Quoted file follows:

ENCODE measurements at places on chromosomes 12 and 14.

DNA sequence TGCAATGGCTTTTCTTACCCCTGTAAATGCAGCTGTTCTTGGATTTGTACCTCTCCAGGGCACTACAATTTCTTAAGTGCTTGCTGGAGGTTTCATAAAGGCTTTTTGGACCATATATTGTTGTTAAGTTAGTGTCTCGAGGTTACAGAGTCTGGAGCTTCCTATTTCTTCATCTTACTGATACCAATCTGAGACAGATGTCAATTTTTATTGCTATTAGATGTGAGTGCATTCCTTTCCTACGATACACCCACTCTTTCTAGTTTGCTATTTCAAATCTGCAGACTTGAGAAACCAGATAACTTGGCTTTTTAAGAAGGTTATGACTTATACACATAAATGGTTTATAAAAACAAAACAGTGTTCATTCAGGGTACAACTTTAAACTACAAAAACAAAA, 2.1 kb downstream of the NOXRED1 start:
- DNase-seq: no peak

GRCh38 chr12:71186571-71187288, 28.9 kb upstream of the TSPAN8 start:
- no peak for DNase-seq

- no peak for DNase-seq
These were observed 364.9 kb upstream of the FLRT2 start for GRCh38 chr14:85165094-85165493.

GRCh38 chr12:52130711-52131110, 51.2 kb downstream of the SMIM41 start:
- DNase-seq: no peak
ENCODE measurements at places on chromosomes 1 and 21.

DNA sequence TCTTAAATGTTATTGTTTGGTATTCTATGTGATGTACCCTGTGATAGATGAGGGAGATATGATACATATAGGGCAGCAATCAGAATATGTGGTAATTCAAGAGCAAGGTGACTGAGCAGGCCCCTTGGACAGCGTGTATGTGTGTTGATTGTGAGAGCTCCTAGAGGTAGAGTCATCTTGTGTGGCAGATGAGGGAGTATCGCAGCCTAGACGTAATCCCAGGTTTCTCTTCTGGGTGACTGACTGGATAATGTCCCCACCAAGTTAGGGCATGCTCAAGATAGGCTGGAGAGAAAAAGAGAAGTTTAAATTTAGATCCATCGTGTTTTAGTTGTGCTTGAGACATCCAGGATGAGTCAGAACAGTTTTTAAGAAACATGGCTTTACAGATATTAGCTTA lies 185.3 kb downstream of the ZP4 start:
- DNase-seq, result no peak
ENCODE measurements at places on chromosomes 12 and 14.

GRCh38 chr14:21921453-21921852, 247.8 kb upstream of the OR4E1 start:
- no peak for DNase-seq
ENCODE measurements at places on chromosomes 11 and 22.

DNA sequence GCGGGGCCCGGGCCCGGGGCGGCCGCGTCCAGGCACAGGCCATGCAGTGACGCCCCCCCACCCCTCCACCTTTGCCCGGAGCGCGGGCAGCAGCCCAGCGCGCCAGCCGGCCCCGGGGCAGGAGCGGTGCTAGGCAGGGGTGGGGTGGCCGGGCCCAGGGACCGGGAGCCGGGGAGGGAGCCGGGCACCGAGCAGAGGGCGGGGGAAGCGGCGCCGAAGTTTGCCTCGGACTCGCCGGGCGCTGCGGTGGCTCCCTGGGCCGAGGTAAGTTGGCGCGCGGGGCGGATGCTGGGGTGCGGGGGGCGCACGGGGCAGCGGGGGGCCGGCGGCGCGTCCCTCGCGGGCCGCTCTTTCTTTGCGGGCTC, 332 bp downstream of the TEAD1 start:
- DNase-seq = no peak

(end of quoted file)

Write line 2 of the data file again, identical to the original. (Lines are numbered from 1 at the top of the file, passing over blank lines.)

DNA sequence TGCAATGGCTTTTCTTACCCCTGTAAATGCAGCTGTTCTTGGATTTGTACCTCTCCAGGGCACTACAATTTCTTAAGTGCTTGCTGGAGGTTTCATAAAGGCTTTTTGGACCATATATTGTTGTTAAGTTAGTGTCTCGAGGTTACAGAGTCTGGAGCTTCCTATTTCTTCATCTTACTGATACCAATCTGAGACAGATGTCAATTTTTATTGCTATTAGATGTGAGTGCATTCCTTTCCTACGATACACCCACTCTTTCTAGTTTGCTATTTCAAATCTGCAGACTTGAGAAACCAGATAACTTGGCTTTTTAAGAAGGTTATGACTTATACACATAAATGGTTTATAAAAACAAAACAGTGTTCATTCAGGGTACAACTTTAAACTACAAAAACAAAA, 2.1 kb downstream of the NOXRED1 start: